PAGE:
On Friday, June 25, Microsoft revealed that a new set of attacks was carried out by Nobelium (APT 29), the same group attributed with the SolarWinds attacks last year. The group managed to use password sprays and brute-force attacks to access Microsoft customer accounts. As of right now, only three organizations are known to be breached and are currently being notified. It has also come to light that a staff member at Microsoft was also compromised and disclosed that an information stealer was found on the victim’s host machine. The malware was designed to collect information on a small number of customers from the staff member’s computer.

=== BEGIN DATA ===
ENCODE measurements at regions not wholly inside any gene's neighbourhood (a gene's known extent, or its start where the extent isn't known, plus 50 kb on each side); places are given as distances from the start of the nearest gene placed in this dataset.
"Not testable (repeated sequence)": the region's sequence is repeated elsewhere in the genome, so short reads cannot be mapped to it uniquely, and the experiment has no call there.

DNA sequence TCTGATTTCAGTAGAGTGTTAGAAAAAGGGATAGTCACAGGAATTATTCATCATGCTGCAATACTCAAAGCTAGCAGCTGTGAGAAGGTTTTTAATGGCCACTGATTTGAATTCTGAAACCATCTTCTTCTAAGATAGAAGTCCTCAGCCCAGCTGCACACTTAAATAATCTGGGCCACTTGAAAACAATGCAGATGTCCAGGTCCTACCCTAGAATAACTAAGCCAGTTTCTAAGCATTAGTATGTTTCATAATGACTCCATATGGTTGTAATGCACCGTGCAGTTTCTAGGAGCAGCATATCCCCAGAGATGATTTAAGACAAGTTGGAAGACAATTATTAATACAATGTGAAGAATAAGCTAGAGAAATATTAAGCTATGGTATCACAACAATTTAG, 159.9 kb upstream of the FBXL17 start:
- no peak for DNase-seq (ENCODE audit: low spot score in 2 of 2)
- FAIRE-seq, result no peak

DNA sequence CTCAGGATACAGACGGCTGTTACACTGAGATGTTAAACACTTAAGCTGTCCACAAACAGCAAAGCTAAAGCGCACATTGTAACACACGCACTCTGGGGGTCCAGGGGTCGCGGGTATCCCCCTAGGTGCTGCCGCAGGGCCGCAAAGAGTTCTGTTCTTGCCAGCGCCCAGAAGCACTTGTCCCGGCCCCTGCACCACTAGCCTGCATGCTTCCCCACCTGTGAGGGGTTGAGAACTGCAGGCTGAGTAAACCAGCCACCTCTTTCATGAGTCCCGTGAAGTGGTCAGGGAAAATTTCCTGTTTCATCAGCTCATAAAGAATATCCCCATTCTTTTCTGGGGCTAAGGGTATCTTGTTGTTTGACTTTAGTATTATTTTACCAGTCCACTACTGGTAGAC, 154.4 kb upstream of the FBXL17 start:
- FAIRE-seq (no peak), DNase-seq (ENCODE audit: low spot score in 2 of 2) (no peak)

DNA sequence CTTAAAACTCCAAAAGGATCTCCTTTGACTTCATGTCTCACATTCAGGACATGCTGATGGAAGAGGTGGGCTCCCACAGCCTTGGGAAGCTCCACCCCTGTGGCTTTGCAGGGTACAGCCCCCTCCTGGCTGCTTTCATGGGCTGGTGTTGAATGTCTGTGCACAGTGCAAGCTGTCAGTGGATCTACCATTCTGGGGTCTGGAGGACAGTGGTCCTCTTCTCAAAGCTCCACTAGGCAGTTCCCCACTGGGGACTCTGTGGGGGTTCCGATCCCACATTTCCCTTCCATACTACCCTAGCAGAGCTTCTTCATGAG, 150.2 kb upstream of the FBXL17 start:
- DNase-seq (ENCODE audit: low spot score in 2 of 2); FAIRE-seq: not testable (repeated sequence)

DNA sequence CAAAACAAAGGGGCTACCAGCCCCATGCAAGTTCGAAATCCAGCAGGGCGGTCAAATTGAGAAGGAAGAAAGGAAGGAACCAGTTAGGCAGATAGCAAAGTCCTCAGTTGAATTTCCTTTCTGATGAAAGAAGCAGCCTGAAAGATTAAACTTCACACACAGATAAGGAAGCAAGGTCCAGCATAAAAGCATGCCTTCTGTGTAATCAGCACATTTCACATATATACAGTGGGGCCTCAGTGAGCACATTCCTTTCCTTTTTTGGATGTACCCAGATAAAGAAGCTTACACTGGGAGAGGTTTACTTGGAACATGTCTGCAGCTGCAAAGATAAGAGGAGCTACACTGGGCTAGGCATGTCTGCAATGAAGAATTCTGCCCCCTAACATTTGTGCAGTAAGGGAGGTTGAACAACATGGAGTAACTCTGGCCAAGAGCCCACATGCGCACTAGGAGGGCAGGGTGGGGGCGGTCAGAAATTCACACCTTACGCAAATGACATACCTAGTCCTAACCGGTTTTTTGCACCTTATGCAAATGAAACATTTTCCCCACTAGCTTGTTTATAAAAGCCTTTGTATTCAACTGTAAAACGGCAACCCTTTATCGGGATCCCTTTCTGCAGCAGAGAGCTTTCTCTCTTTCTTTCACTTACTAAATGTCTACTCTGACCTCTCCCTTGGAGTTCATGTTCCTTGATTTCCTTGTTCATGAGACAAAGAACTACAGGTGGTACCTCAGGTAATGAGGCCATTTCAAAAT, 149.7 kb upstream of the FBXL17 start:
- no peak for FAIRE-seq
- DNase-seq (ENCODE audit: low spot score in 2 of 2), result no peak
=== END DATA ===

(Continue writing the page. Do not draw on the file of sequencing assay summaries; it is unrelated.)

While news about sophisticated nation-state backed threat actors is disparate, it is quite often the case that even advanced attackers use simple tactics because they still work. Methods like password spraying and password brute-forcing have been well-documented over decades as effective (though crude) ways to access systems and accounts. Enabling auditing for Office 365 and taking advantage of Microsoft 365 Advanced Threat Protection can be one of the most effective means of detecting and tracking when an account is potentially compromised. Enabling and requiring Multi-Factor Authentication (MFA) to access all important accounts is an even better way of preventing threat actors from gaining access to begin with. Building detections for online accounts on top of endpoints is necessary as most business is no longer on-prem, and threat actors find great value in targeting cloud-based services to steal the sensitive information that is often found in email and collaboration services.